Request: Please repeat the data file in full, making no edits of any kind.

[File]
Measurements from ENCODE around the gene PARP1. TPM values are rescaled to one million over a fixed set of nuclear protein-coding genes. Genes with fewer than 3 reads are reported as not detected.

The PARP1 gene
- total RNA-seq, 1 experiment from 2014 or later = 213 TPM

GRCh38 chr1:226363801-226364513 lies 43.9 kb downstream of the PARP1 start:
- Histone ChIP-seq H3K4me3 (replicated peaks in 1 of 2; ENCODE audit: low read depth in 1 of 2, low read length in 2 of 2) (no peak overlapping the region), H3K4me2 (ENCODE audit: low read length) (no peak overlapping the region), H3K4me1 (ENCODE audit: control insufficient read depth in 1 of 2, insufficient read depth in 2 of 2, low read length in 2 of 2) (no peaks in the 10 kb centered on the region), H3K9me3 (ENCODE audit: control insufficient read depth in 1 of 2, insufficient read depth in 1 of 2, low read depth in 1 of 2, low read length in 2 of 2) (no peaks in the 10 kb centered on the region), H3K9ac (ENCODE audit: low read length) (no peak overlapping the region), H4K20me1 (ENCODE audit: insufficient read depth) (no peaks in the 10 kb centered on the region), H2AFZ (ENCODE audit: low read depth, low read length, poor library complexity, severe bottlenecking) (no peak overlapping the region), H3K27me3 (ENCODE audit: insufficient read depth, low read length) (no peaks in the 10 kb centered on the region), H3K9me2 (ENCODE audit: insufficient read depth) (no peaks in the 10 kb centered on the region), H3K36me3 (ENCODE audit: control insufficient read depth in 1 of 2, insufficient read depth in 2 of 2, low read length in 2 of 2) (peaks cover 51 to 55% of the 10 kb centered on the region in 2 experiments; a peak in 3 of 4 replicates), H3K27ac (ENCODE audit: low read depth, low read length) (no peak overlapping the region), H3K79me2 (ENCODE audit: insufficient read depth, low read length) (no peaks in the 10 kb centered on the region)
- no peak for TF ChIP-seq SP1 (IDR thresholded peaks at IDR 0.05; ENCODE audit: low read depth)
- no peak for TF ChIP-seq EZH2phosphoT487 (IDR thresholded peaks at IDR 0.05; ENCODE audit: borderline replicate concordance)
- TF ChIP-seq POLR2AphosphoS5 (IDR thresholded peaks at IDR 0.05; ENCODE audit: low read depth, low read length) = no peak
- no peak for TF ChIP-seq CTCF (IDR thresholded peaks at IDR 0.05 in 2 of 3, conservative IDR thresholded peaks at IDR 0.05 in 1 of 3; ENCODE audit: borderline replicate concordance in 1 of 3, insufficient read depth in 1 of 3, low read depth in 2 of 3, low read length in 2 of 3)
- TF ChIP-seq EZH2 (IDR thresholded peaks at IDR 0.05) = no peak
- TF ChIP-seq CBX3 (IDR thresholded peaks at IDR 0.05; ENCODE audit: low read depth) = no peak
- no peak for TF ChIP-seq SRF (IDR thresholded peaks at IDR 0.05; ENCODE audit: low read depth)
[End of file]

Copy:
Measurements from ENCODE around the gene PARP1. TPM values are rescaled to one million over a fixed set of nuclear protein-coding genes. Genes with fewer than 3 reads are reported as not detected.

The PARP1 gene
- total RNA-seq, 1 experiment from 2014 or later = 213 TPM

GRCh38 chr1:226363801-226364513 lies 43.9 kb downstream of the PARP1 start:
- Histone ChIP-seq H3K4me3 (replicated peaks in 1 of 2; ENCODE audit: low read depth in 1 of 2, low read length in 2 of 2) (no peak overlapping the region), H3K4me2 (ENCODE audit: low read length) (no peak overlapping the region), H3K4me1 (ENCODE audit: control insufficient read depth in 1 of 2, insufficient read depth in 2 of 2, low read length in 2 of 2) (no peaks in the 10 kb centered on the region), H3K9me3 (ENCODE audit: control insufficient read depth in 1 of 2, insufficient read depth in 1 of 2, low read depth in 1 of 2, low read length in 2 of 2) (no peaks in the 10 kb centered on the region), H3K9ac (ENCODE audit: low read length) (no peak overlapping the region), H4K20me1 (ENCODE audit: insufficient read depth) (no peaks in the 10 kb centered on the region), H2AFZ (ENCODE audit: low read depth, low read length, poor library complexity, severe bottlenecking) (no peak overlapping the region), H3K27me3 (ENCODE audit: insufficient read depth, low read length) (no peaks in the 10 kb centered on the region), H3K9me2 (ENCODE audit: insufficient read depth) (no peaks in the 10 kb centered on the region), H3K36me3 (ENCODE audit: control insufficient read depth in 1 of 2, insufficient read depth in 2 of 2, low read length in 2 of 2) (peaks cover 51 to 55% of the 10 kb centered on the region in 2 experiments; a peak in 3 of 4 replicates), H3K27ac (ENCODE audit: low read depth, low read length) (no peak overlapping the region), H3K79me2 (ENCODE audit: insufficient read depth, low read length) (no peaks in the 10 kb centered on the region)
- no peak for TF ChIP-seq SP1 (IDR thresholded peaks at IDR 0.05; ENCODE audit: low read depth)
- no peak for TF ChIP-seq EZH2phosphoT487 (IDR thresholded peaks at IDR 0.05; ENCODE audit: borderline replicate concordance)
- TF ChIP-seq POLR2AphosphoS5 (IDR thresholded peaks at IDR 0.05; ENCODE audit: low read depth, low read length) = no peak
- no peak for TF ChIP-seq CTCF (IDR thresholded peaks at IDR 0.05 in 2 of 3, conservative IDR thresholded peaks at IDR 0.05 in 1 of 3; ENCODE audit: borderline replicate concordance in 1 of 3, insufficient read depth in 1 of 3, low read depth in 2 of 3, low read length in 2 of 3)
- TF ChIP-seq EZH2 (IDR thresholded peaks at IDR 0.05) = no peak
- TF ChIP-seq CBX3 (IDR thresholded peaks at IDR 0.05; ENCODE audit: low read depth) = no peak
- no peak for TF ChIP-seq SRF (IDR thresholded peaks at IDR 0.05; ENCODE audit: low read depth)